Jesus, The Gift Of Love

Selected highlights from this sermon.

The love of God can be difficult to discuss, especially when bad things happen in our lives and our world.

The Apostle John says that God is love, and that His love was shown toward us through His Son. Through redemption, God’s love is in us, and it is to be exhibited through us. So may we mimic Christ’s costly, active love in our churches, our relationships, and our world.  

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What is the most difficult attribute of God to believe in? It’s not hard for us to believe that God is a God of all power. I mean, after all, if you see the stars you know that God must be all-powerful most assuredly. It’s not hard to believe that God is a God of justice. There’s something within us that cries up for justice. And we want justice and that desire is a good biblical desire because we are created after the image of God and we desire justice, and we can somehow grasp God’s holiness. But the attribute of God which is the most difficult to believe is the attribute of love, and the reason that it is so difficult is because we look at the world and the love of God seems to be so contrary to everything we know on earth and everything that we experience.

For example, the love of God is contrary to natural disasters. We know that natural disasters take place in the world - the horrendous hurricanes, such as Sandy, and the devastating hurricanes in Haiti. We could go on and on about the tremendous suffering of the human race, and that seems to be so contrary to love because those are the kinds of things that God could very easily prevent.

And then we have crimes, horrendous crimes, the shooting of children, and even though we say, “God didn’t do that,” human beings did. And yes, though it is true that God didn’t, the fact is it happened on God’s watch. So the question is how do we know that God loves the world? What can we point to that says this is love without ambiguity and without question?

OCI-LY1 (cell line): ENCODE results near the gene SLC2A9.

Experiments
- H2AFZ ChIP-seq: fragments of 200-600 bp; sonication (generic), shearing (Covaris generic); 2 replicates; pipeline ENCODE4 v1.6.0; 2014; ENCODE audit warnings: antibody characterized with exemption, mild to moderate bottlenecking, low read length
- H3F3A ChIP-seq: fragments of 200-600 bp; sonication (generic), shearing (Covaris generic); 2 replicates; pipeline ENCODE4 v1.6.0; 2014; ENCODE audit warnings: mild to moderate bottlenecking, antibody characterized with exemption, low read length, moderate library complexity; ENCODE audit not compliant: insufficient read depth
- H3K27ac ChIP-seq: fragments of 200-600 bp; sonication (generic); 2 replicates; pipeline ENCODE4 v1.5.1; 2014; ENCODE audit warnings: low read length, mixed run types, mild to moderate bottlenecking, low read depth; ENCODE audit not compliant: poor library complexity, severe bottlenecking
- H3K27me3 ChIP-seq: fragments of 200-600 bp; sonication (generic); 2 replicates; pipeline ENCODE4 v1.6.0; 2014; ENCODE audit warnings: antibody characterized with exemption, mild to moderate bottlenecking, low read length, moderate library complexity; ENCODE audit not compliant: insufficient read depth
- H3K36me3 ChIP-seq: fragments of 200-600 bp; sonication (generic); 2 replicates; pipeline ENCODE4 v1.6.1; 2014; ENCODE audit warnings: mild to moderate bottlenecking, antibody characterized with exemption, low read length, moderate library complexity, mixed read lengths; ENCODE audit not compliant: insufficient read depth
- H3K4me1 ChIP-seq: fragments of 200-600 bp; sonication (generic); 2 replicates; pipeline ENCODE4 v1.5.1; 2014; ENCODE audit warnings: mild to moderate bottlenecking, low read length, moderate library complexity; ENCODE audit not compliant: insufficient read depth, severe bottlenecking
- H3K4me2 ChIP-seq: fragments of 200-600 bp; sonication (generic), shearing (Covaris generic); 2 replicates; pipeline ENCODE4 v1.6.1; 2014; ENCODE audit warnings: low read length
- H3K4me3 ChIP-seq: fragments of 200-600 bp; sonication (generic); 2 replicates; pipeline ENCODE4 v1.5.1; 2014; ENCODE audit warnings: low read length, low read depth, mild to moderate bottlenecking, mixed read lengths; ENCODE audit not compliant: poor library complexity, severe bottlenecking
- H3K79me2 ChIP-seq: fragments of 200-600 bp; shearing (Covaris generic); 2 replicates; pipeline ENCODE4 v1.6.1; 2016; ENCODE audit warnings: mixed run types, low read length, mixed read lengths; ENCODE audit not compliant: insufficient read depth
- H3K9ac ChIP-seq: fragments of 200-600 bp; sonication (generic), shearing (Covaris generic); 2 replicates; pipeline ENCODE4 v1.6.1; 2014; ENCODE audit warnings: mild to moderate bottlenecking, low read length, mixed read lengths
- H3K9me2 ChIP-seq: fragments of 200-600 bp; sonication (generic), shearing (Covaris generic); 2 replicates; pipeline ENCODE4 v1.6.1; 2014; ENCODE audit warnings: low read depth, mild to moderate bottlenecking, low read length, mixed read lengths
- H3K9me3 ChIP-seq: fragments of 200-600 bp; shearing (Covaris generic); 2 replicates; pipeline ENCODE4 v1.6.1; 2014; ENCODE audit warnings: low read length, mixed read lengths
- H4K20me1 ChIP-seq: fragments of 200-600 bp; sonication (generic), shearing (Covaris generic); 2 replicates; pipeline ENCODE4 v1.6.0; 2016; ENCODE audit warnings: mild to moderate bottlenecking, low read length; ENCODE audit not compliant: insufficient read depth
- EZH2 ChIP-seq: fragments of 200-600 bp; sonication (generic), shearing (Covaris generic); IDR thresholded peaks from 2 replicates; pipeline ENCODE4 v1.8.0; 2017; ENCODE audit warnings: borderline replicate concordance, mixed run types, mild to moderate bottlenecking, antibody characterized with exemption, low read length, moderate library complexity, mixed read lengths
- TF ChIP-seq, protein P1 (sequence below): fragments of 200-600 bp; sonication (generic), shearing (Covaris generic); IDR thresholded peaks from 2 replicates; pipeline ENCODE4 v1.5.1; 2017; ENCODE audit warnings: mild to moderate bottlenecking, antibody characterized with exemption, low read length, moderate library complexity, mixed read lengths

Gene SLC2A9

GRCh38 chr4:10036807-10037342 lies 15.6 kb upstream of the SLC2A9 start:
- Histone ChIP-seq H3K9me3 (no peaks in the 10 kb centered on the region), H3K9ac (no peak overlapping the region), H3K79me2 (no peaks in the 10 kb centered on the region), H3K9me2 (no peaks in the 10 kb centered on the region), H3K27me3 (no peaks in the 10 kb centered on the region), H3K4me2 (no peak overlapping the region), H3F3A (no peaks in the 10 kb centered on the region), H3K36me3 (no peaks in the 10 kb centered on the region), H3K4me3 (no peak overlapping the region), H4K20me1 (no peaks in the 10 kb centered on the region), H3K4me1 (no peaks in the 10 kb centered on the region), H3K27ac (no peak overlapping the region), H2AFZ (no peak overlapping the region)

One of the most beautiful passages in the entire Bible on the love of God is found actually in the book of 1 John 4. We can see there the love of God, and what we’re going to do is we’re going to find that love, for it is best seen even in the midst of devastation. In the midst of unanswered questions God’s love will be there.

First John 4:7 says, “Beloved, let us love one another, for love is from God, and whoever loves has been born of God, and knows God. Anyone who does not love does not know God, because God is love.” And he repeats those words a few verses later.

Now of course that doesn’t say all that God is. God is love, yes. God is just, God is all-powerful, but God is love, and we say to ourselves, “Where then do we see it with clarity?” And John goes on to answer our question.

What I’d like to do for the next few moments, and my remarks will be few, is to look at the love of God from three perspectives.

First of all, God’s love has acted toward us. It has acted for us. Let’s continue reading the text. It says in verse 9, “In this the love of God was made manifest among us, that God sent His only Son into the world, so that we might live through Him.” God sent His Son. We’re talking Christmas. We’re talking Bethlehem.

Do you realize that Jesus is the only one who was born who, because He was the Son of God, chose where He would be born, what time He would be born, and who His mother would be? Jesus made all those choices along with God the Father because other children are born, but Jesus was sent into the world. What a difference! And the reason that He was sent into the world is very clear. It says in verse 10, “In this is love, not that we have loved God but that He loved us and sent His Son to be the propitiation for our sins.” So there you have Christmas – Jesus sent into the world. There you have Easter – Jesus Christ coming to be the propitiation for our sins.

Now that word propitiation means that He is the sacrifice. He is the atoning sacrifice. In Old Testament times the high priest offered sacrifices, and especially on the Day of Atonement there was a sacrifice that was offered and then he went into the Holy of Holies. And you know that whole story, and it is there that the Ark of the Covenant was and blood was put on that ark (Why?) as an atoning sacrifice but it only pictured the coming of Jesus. It couldn’t be the real thing, and so Jesus comes, and by one offering He perfects all those who are sanctified the Bible says. And His one offering takes care of it all. What a marvelous Savior we have, and therein is love.

You know, sometimes the impression is given wrongly that God is a very vengeful and angry God, and then Jesus comes along and Jesus is the benevolent one. He makes a sacrifice for God the Father, but God doesn’t really love us, but thank God for Jesus who does. That’s a wrong way to look at the Trinity.